Breaking Bad: The Transformation Of Walter White

3506 words - 14 pages

A dismal 1.4 million people tuned in to watch the pilot episode of Breaking Bad in January of 2008, but an astonishing 10.28 million viewers tuned in to watch the Breaking Bad finale (Kissell). This exponential increase in viewership can be attributed, partially, to the development of the characters in the show, especially Walter White. As fans of the show tune in each week to watch, they begin to see that Walter is not at all like the meek schoolteacher they initially thought he was. Truly, the story of Walter White is the story of change. Both loved and hated, Walter White went from pitiful sufferer, to ultimate villain. Walter began cooking meth as a means for extra income. After he was diagnosed with cancer, he realized that he needed another source of income to pay for his treatment and support his family. In two short years, Walter becomes the best meth cook in the nation, and arguably the world. To become so successful, Walter abandoned his morals by murdering, stealing, and lying his way to the top in what went from part-time job to lifetime commitment. While his reasons for entering the drug trade were heroic, Walter became blinded by greed and selfishness, and is undoubtedly a villain because of his egotistic pride, his selfishness, his greed, his ruthless ability to manipulate those around him, and his immoral choices. Ultimately, these qualities led him to his demise.
"You either die a hero, or you live long enough to see yourself become the villain” (“Dark Knight Quotes”). This quote from The Dark Knight perfectly describes Walter’s career as a meth cook. Walter began cooking meth in order to provide for his family. However, Walter soon became obsessed with this career and decided to continue cooking meth well after collecting enough money for his family to be set for life. As Walter continued to build his drug empire, he committed many immoral acts to preserve himself and his way of life. While these acts were ultimately done for Walter’s own self-preservation, a majority of them were driven from Walter’s selfishness and greed. In order to be defined as a villain, I believe that one must be egotistical, greedy, selfish, and manipulative. Furthermore, some of these characteristics must cause the person to become a villain, and eventually lead them to their demise. Walter White fits all these categories, and is undoubtedly a villain.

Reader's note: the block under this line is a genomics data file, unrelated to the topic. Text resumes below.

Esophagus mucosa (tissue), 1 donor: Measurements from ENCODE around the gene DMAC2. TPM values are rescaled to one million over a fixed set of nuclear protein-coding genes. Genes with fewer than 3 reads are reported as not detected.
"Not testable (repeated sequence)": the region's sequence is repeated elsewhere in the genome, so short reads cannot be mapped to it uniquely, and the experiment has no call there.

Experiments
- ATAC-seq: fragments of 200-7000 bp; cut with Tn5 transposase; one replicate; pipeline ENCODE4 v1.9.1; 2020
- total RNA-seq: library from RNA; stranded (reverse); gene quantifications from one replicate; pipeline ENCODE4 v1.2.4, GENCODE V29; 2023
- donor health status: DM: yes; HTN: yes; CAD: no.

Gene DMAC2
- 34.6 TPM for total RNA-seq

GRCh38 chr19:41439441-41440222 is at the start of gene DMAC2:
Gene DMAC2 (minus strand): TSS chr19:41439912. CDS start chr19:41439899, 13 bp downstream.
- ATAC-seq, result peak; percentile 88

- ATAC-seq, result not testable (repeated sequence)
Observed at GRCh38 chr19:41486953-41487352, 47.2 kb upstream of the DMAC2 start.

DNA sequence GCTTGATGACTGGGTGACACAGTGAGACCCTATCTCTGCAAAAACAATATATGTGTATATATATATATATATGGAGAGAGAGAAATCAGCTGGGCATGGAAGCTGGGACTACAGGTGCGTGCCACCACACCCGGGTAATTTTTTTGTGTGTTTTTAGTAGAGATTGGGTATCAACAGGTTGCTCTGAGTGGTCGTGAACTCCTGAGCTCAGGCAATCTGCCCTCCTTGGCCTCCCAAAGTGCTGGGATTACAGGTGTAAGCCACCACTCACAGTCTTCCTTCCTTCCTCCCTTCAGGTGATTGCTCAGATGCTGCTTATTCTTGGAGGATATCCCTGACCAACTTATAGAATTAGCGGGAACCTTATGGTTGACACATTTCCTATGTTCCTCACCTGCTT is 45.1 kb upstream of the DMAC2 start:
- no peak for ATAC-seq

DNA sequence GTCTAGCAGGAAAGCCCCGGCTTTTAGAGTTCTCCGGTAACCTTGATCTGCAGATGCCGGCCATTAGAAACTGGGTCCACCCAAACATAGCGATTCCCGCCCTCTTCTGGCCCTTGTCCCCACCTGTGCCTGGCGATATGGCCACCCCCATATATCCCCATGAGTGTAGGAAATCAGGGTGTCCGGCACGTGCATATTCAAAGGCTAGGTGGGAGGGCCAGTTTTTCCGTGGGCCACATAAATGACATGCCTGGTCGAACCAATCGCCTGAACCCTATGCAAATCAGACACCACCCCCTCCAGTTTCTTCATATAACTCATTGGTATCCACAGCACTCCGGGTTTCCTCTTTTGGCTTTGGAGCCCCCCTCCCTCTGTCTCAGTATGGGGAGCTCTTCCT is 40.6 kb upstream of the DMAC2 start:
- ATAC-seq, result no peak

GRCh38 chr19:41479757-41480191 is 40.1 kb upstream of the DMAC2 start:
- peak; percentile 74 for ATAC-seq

It is good to be confident in one’s self, but it is dangerous to be too prideful. Walter White is an example of what happens when one is blinded by pride. After Walter announces that he has lung cancer, his former business associates from college, Gretchen and Elliot Schwartz, offer to pay for any cancer treatment that Walter may need (Season 1, episode 5). It is socially acceptable for Walter to accept their offer. Gretchen and Elliot are rich, and paying for Walter’s cancer treatment would not cause any financial burden on them. However, Walter declines...

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